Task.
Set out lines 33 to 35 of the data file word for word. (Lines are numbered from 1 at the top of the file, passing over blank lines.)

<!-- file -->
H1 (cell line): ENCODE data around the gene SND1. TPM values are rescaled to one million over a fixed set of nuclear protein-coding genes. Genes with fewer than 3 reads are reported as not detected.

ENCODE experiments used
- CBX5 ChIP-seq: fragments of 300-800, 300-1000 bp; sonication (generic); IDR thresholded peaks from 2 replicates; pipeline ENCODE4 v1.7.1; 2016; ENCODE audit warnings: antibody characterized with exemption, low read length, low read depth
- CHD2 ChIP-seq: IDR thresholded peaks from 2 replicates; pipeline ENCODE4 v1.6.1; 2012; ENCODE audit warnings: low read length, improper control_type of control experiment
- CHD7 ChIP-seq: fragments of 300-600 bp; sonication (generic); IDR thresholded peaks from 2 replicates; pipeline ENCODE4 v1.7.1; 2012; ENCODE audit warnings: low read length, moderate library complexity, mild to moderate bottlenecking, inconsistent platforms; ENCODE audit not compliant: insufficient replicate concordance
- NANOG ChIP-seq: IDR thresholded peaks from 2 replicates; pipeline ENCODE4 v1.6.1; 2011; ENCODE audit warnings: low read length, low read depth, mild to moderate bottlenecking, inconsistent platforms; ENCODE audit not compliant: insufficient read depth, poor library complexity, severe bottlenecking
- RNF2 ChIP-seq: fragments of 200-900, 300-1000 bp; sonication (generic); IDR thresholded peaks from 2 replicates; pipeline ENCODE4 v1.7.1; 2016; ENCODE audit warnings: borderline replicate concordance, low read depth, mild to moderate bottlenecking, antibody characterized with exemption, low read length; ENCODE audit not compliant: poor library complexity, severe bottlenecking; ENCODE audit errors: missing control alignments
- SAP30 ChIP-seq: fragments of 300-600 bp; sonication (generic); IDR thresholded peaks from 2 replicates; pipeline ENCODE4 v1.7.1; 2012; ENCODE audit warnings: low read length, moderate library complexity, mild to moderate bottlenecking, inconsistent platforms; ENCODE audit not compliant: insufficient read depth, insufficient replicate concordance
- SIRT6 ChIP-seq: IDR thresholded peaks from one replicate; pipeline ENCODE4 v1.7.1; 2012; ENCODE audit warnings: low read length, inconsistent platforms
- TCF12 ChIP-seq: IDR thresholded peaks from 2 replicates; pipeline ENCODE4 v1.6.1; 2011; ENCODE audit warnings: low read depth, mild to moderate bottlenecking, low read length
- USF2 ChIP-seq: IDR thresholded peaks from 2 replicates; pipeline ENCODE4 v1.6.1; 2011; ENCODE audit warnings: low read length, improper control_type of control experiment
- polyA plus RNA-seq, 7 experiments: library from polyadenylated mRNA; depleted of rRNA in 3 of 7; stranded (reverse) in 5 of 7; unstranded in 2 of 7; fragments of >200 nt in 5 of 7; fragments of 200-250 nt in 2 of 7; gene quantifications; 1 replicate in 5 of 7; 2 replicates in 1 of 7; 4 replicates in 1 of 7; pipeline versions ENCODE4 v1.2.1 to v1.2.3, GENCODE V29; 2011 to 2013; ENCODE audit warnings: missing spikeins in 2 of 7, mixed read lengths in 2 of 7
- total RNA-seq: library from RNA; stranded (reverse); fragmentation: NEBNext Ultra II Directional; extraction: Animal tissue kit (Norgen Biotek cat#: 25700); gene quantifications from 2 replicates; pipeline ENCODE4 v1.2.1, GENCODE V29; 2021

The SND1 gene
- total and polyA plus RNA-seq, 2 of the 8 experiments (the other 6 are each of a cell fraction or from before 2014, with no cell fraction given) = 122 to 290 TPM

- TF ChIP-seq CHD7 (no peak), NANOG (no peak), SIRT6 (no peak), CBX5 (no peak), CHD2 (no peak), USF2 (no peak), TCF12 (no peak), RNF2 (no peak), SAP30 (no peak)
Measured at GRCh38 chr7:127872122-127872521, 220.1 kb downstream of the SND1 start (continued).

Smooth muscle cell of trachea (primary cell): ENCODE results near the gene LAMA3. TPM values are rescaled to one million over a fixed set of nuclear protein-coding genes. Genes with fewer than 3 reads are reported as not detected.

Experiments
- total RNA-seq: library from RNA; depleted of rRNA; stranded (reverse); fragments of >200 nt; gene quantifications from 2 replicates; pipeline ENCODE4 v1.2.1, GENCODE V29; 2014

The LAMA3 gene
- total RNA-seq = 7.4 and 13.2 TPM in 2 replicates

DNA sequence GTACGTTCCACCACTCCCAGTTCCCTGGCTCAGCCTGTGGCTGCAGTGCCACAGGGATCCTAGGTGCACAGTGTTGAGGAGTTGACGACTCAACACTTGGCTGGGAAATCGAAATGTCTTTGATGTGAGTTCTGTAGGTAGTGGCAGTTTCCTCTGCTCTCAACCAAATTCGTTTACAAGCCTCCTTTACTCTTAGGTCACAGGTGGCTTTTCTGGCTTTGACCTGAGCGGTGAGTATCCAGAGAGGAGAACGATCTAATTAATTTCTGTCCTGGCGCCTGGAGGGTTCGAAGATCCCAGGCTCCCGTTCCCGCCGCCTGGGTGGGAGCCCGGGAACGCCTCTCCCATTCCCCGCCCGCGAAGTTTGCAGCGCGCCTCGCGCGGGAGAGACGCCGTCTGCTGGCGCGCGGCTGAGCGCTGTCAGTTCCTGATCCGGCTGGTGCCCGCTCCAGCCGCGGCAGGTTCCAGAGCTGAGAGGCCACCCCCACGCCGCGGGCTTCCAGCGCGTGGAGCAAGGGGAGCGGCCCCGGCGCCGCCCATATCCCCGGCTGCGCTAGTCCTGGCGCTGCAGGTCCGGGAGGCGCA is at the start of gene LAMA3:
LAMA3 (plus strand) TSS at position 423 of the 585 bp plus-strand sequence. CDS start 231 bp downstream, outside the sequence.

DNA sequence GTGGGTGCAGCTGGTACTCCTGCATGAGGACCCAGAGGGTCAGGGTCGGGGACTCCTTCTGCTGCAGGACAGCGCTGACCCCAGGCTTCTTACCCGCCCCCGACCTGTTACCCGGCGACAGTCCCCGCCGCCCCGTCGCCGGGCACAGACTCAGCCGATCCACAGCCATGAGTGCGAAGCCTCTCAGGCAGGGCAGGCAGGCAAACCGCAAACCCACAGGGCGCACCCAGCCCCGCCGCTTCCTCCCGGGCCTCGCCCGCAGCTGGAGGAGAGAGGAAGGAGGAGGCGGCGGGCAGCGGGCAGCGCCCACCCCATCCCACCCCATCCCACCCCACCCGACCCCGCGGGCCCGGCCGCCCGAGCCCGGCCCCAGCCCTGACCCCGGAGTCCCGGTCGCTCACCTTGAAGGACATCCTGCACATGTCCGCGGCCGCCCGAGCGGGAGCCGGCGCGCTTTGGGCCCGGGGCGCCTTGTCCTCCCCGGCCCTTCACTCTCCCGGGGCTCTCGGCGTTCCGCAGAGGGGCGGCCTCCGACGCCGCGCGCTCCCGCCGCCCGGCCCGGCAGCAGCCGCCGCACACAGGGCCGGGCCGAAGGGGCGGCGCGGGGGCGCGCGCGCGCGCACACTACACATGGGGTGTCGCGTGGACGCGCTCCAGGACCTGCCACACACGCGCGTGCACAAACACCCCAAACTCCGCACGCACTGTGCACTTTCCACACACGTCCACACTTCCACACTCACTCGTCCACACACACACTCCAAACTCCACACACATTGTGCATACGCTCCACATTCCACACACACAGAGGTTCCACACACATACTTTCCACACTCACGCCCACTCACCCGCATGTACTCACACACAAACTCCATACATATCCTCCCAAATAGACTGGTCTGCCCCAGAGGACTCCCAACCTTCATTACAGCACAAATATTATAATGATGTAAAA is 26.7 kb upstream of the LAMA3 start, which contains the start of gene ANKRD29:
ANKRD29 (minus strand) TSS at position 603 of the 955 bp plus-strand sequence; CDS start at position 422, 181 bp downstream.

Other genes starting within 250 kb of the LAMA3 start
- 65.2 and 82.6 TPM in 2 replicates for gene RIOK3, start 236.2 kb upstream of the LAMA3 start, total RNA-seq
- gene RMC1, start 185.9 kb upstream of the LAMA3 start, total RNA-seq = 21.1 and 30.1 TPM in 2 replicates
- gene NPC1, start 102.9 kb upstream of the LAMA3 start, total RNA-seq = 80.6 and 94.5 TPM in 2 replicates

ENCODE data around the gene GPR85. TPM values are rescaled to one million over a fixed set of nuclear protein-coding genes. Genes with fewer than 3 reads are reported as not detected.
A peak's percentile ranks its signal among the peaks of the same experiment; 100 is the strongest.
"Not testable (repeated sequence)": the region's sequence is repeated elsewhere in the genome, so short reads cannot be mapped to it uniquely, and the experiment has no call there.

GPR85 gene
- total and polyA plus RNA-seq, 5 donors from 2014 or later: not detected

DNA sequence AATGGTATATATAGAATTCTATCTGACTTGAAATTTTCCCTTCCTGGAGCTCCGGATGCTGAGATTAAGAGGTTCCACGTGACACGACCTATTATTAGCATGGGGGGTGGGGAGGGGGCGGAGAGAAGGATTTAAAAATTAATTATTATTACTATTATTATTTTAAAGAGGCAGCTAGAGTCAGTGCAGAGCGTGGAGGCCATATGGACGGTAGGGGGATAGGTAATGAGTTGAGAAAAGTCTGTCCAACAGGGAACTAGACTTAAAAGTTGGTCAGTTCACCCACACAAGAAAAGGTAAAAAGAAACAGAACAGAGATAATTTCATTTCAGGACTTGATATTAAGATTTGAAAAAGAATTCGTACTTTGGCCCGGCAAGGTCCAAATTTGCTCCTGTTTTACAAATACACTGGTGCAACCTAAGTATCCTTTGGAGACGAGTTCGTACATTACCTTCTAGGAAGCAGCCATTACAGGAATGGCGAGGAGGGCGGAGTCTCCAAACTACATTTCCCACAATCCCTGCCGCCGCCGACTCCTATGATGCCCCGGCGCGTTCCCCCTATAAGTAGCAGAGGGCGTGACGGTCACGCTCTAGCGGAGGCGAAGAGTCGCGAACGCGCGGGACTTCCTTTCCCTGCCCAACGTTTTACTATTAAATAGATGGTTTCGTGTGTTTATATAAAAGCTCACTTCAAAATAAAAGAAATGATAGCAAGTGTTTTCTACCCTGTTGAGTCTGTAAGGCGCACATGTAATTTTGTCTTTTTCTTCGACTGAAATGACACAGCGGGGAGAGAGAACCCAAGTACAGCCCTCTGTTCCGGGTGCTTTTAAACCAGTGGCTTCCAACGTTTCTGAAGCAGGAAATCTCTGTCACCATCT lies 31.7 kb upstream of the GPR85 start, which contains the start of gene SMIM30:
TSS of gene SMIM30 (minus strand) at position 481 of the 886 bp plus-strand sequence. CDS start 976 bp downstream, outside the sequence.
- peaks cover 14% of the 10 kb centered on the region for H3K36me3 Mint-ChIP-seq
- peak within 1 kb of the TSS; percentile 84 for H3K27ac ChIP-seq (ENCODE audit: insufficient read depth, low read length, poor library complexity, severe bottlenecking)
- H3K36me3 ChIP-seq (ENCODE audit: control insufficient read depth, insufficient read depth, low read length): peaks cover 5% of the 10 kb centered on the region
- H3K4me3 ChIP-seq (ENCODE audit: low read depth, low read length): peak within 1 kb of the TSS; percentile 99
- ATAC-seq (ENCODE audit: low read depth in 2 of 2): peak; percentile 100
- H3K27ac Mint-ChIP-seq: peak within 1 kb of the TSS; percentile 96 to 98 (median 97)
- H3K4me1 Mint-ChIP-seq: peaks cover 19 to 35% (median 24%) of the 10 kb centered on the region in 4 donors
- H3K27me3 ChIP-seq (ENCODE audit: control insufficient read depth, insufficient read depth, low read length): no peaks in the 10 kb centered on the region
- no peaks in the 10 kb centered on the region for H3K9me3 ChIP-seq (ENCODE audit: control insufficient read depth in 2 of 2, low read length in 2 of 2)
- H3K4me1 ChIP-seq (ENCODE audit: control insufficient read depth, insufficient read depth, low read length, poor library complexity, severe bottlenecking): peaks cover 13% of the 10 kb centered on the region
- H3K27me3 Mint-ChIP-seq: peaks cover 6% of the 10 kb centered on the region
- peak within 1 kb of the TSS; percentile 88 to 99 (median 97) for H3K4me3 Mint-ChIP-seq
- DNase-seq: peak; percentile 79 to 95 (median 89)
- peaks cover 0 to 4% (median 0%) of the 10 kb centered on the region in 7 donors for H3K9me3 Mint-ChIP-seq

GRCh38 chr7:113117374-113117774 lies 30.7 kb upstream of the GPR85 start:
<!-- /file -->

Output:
"Not testable (repeated sequence)": the region's sequence is repeated elsewhere in the genome, so short reads cannot be mapped to it uniquely, and the experiment has no call there.

GPR85 gene
- total and polyA plus RNA-seq, 5 donors from 2014 or later: not detected